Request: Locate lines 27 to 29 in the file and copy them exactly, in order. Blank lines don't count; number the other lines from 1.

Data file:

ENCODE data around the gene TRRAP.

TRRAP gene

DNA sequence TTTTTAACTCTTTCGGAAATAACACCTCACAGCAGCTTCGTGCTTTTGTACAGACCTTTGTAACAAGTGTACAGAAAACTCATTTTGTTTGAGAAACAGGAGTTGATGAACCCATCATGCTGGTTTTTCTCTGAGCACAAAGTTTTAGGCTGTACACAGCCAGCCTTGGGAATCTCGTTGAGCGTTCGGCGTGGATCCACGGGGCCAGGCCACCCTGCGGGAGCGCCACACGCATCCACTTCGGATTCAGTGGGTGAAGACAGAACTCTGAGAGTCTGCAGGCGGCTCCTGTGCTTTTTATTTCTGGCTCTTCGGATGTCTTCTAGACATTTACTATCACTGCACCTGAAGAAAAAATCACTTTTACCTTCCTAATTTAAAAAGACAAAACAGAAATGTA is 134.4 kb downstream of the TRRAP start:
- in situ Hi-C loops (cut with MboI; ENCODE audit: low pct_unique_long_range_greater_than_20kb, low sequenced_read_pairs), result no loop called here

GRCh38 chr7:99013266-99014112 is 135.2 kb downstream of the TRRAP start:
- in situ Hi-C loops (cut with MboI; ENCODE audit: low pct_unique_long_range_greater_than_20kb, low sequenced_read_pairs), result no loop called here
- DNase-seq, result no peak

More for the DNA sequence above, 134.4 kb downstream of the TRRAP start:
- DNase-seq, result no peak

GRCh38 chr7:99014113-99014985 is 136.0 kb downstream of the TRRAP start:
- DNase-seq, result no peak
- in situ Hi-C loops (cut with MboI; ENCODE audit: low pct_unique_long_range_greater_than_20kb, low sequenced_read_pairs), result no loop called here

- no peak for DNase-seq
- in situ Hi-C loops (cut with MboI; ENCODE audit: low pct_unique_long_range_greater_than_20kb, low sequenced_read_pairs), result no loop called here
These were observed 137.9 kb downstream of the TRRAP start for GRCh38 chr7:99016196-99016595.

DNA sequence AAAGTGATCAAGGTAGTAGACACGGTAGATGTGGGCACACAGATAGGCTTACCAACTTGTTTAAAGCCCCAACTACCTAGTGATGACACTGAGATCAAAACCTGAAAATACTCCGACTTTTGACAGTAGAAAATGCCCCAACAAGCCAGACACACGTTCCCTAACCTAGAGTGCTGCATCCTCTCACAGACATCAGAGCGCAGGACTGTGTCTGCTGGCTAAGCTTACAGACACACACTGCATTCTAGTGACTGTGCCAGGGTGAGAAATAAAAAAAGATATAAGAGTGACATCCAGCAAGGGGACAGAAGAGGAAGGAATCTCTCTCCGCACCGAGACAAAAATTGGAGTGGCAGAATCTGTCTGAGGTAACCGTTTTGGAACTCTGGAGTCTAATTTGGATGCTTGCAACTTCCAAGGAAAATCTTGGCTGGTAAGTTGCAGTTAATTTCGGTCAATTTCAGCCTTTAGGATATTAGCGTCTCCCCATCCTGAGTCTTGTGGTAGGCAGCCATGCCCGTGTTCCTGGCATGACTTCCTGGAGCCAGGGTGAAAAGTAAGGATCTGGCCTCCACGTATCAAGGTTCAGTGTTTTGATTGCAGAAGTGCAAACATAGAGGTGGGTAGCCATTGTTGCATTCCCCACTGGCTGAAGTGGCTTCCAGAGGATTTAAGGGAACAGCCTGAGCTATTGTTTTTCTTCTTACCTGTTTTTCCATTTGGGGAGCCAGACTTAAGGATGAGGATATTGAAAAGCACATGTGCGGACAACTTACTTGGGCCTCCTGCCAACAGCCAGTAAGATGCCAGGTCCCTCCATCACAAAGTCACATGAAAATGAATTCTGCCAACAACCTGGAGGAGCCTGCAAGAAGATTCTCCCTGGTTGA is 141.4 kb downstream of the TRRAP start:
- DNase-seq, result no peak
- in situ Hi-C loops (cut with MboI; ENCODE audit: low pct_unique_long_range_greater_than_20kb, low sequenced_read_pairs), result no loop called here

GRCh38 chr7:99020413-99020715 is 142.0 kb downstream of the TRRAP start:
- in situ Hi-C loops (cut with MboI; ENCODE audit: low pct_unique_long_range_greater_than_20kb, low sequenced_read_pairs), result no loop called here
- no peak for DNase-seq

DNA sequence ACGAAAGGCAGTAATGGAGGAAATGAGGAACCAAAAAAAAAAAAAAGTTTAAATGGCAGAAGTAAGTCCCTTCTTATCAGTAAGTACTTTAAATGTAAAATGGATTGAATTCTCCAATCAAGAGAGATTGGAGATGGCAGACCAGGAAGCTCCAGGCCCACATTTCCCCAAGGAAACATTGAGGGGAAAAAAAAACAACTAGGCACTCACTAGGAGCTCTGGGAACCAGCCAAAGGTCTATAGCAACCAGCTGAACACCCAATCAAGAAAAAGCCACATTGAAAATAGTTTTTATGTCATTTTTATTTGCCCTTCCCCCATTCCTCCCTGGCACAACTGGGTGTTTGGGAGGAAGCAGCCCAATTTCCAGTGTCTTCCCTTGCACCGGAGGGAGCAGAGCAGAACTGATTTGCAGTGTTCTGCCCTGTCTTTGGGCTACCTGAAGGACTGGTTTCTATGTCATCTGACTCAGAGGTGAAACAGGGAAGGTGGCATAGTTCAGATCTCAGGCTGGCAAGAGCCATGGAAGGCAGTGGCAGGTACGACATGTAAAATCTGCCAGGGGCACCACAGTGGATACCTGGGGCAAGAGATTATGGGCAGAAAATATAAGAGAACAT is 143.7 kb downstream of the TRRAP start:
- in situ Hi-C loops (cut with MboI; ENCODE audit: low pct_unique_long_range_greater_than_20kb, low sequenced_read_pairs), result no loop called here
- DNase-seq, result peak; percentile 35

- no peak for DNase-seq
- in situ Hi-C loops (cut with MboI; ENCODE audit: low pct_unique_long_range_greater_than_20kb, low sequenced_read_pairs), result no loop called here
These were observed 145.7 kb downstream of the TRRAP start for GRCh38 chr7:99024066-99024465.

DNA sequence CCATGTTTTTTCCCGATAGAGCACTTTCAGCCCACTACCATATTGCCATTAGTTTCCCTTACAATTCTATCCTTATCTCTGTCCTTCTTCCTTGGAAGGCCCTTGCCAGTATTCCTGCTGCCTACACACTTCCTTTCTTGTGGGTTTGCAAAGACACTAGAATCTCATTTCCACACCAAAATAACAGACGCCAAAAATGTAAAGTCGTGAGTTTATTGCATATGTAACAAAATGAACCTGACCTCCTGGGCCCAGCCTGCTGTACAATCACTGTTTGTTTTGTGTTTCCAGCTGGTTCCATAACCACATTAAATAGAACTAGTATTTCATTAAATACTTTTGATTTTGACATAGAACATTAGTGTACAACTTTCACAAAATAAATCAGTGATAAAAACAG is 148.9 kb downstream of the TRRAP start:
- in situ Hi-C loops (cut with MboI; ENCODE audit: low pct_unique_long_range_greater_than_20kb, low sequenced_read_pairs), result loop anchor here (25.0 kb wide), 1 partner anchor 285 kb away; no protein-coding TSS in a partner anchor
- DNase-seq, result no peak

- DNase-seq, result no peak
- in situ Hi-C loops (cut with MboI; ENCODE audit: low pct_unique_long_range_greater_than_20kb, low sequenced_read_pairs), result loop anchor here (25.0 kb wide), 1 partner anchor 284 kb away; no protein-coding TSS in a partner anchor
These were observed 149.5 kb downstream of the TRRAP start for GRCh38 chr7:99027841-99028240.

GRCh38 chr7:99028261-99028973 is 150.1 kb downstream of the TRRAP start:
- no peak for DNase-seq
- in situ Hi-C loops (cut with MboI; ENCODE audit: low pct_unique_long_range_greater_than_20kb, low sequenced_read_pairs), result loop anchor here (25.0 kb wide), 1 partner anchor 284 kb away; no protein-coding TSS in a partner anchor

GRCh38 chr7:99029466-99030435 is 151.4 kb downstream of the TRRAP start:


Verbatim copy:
These were observed 145.7 kb downstream of the TRRAP start for GRCh38 chr7:99024066-99024465.

DNA sequence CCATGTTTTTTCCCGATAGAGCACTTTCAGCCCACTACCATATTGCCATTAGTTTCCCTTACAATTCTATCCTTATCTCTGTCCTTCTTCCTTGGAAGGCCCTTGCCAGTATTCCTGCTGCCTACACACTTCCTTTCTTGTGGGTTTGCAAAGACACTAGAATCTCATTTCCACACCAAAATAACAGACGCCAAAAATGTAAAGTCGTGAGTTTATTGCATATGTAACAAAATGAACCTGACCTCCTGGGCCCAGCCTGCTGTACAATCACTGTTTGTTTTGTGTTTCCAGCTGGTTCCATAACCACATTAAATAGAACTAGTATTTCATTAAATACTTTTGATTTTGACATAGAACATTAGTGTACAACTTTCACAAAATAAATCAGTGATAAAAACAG is 148.9 kb downstream of the TRRAP start:
- in situ Hi-C loops (cut with MboI; ENCODE audit: low pct_unique_long_range_greater_than_20kb, low sequenced_read_pairs), result loop anchor here (25.0 kb wide), 1 partner anchor 285 kb away; no protein-coding TSS in a partner anchor